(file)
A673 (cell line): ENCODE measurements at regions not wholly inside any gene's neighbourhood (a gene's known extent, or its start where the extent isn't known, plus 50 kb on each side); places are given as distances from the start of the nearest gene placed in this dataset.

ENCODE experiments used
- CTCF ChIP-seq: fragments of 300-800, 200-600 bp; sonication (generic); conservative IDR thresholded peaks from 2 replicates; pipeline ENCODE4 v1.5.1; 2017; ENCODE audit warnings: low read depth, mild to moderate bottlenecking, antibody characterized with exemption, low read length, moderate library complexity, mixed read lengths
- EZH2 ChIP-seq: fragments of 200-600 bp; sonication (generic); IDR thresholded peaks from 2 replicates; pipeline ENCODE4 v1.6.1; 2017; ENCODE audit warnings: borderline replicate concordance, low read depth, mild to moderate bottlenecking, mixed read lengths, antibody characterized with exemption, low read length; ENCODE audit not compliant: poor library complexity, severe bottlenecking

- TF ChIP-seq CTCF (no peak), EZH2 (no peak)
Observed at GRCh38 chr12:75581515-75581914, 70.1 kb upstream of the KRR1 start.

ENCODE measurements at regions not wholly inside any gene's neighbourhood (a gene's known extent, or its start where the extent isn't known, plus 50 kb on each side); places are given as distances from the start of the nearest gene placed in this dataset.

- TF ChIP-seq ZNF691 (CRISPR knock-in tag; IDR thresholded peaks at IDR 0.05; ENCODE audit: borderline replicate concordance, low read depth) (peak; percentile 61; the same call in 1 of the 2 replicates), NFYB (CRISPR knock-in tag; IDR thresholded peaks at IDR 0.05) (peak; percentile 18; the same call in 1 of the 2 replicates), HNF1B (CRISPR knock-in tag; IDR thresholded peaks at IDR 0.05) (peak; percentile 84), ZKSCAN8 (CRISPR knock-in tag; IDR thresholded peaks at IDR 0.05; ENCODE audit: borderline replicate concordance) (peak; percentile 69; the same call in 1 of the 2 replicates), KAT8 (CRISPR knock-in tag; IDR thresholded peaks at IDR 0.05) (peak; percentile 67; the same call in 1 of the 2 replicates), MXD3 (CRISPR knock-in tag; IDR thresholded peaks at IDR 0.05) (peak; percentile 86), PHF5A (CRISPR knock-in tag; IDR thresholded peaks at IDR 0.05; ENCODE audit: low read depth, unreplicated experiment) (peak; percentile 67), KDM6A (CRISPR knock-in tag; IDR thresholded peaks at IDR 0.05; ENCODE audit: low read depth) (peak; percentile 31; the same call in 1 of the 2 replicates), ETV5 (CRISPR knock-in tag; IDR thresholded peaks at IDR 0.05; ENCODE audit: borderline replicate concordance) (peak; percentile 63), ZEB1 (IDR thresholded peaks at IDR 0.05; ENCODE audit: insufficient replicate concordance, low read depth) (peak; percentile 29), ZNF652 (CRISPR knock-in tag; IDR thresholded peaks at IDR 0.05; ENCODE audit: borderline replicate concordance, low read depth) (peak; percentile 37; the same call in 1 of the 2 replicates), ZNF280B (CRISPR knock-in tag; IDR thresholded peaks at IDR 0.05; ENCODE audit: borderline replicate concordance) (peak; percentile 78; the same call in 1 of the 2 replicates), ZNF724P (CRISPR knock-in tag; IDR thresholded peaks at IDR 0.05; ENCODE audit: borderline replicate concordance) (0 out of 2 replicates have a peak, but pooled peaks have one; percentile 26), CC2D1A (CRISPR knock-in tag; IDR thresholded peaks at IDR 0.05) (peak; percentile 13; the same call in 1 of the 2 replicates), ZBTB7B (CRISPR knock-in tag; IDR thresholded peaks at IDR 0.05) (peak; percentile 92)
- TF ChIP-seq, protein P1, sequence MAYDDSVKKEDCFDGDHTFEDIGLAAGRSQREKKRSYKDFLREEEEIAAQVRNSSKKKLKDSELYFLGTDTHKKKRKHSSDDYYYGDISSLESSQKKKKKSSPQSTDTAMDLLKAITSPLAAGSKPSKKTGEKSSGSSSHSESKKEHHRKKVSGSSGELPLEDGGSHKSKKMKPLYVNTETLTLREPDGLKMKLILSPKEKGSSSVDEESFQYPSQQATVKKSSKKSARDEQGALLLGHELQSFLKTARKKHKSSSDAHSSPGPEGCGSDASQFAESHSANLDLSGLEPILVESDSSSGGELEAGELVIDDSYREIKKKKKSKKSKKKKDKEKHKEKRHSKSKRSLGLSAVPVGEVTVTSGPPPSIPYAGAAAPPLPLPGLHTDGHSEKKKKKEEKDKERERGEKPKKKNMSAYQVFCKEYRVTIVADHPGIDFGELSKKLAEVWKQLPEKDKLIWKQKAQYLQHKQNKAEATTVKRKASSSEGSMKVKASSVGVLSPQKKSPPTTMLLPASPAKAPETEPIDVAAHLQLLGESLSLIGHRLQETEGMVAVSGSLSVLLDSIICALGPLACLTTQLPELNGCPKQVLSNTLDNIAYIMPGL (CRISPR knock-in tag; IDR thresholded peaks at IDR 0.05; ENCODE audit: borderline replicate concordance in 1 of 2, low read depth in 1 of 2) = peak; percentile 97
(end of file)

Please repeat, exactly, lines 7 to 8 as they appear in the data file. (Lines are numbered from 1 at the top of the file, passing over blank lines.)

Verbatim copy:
ENCODE measurements at regions not wholly inside any gene's neighbourhood (a gene's known extent, or its start where the extent isn't known, plus 50 kb on each side); places are given as distances from the start of the nearest gene placed in this dataset.

- TF ChIP-seq ZNF691 (CRISPR knock-in tag; IDR thresholded peaks at IDR 0.05; ENCODE audit: borderline replicate concordance, low read depth) (peak; percentile 61; the same call in 1 of the 2 replicates), NFYB (CRISPR knock-in tag; IDR thresholded peaks at IDR 0.05) (peak; percentile 18; the same call in 1 of the 2 replicates), HNF1B (CRISPR knock-in tag; IDR thresholded peaks at IDR 0.05) (peak; percentile 84), ZKSCAN8 (CRISPR knock-in tag; IDR thresholded peaks at IDR 0.05; ENCODE audit: borderline replicate concordance) (peak; percentile 69; the same call in 1 of the 2 replicates), KAT8 (CRISPR knock-in tag; IDR thresholded peaks at IDR 0.05) (peak; percentile 67; the same call in 1 of the 2 replicates), MXD3 (CRISPR knock-in tag; IDR thresholded peaks at IDR 0.05) (peak; percentile 86), PHF5A (CRISPR knock-in tag; IDR thresholded peaks at IDR 0.05; ENCODE audit: low read depth, unreplicated experiment) (peak; percentile 67), KDM6A (CRISPR knock-in tag; IDR thresholded peaks at IDR 0.05; ENCODE audit: low read depth) (peak; percentile 31; the same call in 1 of the 2 replicates), ETV5 (CRISPR knock-in tag; IDR thresholded peaks at IDR 0.05; ENCODE audit: borderline replicate concordance) (peak; percentile 63), ZEB1 (IDR thresholded peaks at IDR 0.05; ENCODE audit: insufficient replicate concordance, low read depth) (peak; percentile 29), ZNF652 (CRISPR knock-in tag; IDR thresholded peaks at IDR 0.05; ENCODE audit: borderline replicate concordance, low read depth) (peak; percentile 37; the same call in 1 of the 2 replicates), ZNF280B (CRISPR knock-in tag; IDR thresholded peaks at IDR 0.05; ENCODE audit: borderline replicate concordance) (peak; percentile 78; the same call in 1 of the 2 replicates), ZNF724P (CRISPR knock-in tag; IDR thresholded peaks at IDR 0.05; ENCODE audit: borderline replicate concordance) (0 out of 2 replicates have a peak, but pooled peaks have one; percentile 26), CC2D1A (CRISPR knock-in tag; IDR thresholded peaks at IDR 0.05) (peak; percentile 13; the same call in 1 of the 2 replicates), ZBTB7B (CRISPR knock-in tag; IDR thresholded peaks at IDR 0.05) (peak; percentile 92)